Monday, November 2, 2020

One Year Ago Today

One year ago today, I zipped my black coat up over my very pregnant belly and drove with Aaron out to The Brim. It was the first time we were letting people in on our story- one that had been going on for nearly two years at that point. We had worked diligently on the back end, preparing a website, an LLC, special use permit and more. And now, finally, it was time to let others in. One year ago today. 

We had used most of our Babymoon to finalize things in preparation for our November 2nd event. We wrote a letter and mailed out invites, and hoped and prayed that the right people would show up. And then we stood in our gravel parking lot and waited. Cars started rolling in. We walked across the dirt ground and shared the back story of The Brim: how we had written a letter to get the land, why we wanted to buy it in the first place, and our hearts for the space. We told them of crazy circumstances that led to us being given more land, and a driveway. The meeting in Austin, the check, and the architect. The fact that we had to do this.

Then we stepped into the ceremony space: no sod there yet, just dirt. Dirt, and a half finished paver aisle walkway. Even if no one else did, we believed brides and grooms would walk down that aisle and say, "I Do". But we truly had no idea what the next year would bring.

We'd bring more people out to hear our story and our hearts for marriage. And little by little, they'd jump in to make it matter too. We'd get supporters who believed in our dream and our mission, who wanted to be a part of helping turn the chapel we talked of into a reality. We'd plant sod and seed and hope and pray for the best. 

We'd bring a baby girl (a beautiful surprise) into this world in January. I'd answer emails about inquiries in the hospital. And the day after we got home, I'd throw on real clothes and makeup and go over to Starbucks to sign a contract. Then the Chiefs would win the Super Bowl. I'd book a few more weddings.

Then a world-wide pandemic would hit. We'd keep working, keep pushing. Buy chairs and a storage unit and try not to lose our minds while staying at home teaching with two kids ages three and under. We'd see a need as COVID rocked the wedding world, and we'd open early. On March 23rd, we would watch from our truck as our first couple said their vows- 10 or fewer total people allowed, on a chilly Monday with half green sod behind them.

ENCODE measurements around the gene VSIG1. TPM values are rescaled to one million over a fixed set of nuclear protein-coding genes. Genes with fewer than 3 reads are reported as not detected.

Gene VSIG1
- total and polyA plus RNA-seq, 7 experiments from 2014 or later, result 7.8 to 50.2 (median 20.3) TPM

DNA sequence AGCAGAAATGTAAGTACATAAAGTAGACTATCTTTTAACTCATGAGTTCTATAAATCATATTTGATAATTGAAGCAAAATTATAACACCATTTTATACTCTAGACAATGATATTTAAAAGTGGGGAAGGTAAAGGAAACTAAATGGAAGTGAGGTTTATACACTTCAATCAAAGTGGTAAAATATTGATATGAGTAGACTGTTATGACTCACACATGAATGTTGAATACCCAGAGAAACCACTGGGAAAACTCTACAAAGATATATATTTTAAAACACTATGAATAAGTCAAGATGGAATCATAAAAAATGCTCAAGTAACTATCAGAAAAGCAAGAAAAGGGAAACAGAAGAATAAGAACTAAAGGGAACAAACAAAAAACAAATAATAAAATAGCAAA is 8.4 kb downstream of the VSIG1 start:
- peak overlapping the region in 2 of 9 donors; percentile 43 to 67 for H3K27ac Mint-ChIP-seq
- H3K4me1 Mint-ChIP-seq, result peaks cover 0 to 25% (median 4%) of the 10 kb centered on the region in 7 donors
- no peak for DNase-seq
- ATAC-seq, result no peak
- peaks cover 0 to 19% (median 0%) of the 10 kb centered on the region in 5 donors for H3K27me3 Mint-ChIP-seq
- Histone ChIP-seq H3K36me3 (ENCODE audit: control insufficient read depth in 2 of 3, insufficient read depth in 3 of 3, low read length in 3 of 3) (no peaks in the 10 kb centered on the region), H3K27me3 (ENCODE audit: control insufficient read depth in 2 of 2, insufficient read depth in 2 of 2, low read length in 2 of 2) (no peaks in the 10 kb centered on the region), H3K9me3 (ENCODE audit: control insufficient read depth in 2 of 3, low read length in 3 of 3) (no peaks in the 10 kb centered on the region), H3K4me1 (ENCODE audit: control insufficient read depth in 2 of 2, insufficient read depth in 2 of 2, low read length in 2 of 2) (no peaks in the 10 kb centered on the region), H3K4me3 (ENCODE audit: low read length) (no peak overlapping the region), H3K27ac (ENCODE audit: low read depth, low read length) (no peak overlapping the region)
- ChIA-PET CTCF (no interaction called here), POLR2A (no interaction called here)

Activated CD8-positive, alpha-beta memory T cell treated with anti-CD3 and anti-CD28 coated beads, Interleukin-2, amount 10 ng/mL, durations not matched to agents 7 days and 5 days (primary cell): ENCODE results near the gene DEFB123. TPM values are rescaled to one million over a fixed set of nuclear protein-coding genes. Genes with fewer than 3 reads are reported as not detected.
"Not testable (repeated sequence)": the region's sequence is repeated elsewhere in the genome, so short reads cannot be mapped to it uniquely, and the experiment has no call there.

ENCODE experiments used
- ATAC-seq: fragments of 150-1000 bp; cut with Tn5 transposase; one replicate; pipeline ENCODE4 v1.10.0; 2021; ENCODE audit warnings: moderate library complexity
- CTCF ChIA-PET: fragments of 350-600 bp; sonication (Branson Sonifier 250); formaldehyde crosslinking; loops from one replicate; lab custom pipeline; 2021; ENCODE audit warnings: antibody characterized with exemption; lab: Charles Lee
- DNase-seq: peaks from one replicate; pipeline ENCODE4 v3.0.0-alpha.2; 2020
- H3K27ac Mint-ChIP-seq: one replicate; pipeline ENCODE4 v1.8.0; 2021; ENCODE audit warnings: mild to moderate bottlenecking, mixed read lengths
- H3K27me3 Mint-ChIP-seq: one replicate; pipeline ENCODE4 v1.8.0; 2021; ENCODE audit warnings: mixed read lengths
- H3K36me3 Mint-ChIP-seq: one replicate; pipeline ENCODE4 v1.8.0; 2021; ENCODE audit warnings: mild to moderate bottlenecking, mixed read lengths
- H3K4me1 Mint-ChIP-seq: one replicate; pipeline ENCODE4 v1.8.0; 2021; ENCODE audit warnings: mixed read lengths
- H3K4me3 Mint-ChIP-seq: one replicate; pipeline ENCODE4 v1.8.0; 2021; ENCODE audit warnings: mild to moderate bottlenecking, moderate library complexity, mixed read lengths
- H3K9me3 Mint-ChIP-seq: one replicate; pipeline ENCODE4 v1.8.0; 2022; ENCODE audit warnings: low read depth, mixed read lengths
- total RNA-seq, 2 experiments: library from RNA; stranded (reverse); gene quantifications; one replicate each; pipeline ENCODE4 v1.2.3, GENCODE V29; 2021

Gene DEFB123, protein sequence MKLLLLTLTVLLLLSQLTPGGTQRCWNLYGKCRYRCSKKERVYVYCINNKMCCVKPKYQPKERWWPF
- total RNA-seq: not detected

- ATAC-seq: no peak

And then, we'd continue to make sure people knew about our free ceremony options, and we'd offer them affordable cake and toast and other reception options too. Suddenly, bookings would start flying in. Ten, twenty, thirty. Until we reached thirty-nine. Thirty-nine. 

We'd watch couple after couple commit themselves to one another between the rows of poles that Aaron painted white and put in the ground. We'd rent and then purchase a tent, and a dance floor, and lighting, as suddenly we found longer, bigger receptions happening- still outside and still COVID friendly. We'd see couples who had to plan their weddings two or three times finally feel the joy of being married. We'd tear up time and time again as we watched first dances underneath the soft glow of Edison lights. 

We (mainly me) would stress out over and over again watching the weather and hoping and praying that the wind or the rain or the snow or the temperature would cooperate. And somehow, they always would. We'd get fantastic interns who helped with set up and tear down, and we'd spend week after week watching amazing families and friends fill our space to cheer on the sweetest couples. 

We'd invite people out for Full Fridays, and dance and sing while sharing laughs and drinks and tacos together. We'd tell our story again and again to anyone who would hear it. And we'd leap. 

I'd go on sabbatical after months and months of deliberation, then wonder how I would have ever survived working full time plus working three or more weddings every weekend in the fall. We would get closer and closer to our chapel goal. And then one day, four days ago, we'd drive up the road to Jamesport and sign our contract with the very pen that Aaron loaned so many couples to sign their own marriage licenses. 

One year ago today, we didn't know what we didn't know. It hasn't all been easy and it hasn't all been perfect, but it has certainly all been worth it. Marriage matters. This season, this year has mattered. And we can't wait to see what the next year brings. 




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